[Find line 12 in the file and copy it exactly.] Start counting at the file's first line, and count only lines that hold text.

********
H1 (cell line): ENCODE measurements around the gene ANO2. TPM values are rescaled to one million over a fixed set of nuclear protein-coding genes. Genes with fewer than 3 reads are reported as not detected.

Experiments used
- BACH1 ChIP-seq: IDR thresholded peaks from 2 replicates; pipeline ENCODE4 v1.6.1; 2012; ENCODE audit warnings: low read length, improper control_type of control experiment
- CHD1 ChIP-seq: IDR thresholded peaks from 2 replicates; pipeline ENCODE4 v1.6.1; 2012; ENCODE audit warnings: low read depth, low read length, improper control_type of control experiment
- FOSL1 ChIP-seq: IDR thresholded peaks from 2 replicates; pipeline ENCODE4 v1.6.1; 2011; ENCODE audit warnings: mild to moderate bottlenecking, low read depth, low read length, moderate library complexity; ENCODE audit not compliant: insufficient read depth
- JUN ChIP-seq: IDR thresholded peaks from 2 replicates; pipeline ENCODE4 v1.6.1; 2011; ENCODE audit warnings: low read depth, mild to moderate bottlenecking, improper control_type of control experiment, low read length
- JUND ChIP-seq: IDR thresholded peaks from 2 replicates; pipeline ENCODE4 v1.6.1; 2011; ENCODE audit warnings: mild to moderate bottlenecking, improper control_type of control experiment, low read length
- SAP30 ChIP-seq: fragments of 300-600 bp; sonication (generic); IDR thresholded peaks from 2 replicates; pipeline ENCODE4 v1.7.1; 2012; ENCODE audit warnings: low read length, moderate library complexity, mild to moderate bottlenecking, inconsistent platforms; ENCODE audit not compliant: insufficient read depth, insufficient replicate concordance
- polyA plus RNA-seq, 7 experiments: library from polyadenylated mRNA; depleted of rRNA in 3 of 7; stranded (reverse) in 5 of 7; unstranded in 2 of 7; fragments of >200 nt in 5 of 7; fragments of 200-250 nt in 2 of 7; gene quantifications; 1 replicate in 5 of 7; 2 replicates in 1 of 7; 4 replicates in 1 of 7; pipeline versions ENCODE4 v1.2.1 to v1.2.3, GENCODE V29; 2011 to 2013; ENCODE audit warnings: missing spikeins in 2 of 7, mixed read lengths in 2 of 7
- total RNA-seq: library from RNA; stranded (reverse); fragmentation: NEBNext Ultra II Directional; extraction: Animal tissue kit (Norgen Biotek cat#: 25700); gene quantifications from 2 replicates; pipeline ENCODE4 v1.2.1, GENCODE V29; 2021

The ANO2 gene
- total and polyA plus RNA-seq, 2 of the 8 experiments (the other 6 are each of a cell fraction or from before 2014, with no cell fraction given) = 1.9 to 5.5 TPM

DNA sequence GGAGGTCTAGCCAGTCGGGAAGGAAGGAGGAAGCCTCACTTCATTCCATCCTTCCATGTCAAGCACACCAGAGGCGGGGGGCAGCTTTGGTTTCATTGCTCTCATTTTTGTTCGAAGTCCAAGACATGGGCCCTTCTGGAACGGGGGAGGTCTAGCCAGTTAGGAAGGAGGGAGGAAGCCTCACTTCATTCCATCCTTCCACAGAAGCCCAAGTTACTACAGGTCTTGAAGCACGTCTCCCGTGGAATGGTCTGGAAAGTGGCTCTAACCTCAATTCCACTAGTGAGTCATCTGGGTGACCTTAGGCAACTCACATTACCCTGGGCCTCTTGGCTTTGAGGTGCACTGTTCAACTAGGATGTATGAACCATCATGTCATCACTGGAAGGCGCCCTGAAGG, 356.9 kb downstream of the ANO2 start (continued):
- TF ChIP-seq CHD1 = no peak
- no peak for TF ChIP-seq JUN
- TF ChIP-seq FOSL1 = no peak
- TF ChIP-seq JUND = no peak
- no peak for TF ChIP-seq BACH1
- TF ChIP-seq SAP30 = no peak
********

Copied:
- total and polyA plus RNA-seq, 2 of the 8 experiments (the other 6 are each of a cell fraction or from before 2014, with no cell fraction given) = 1.9 to 5.5 TPM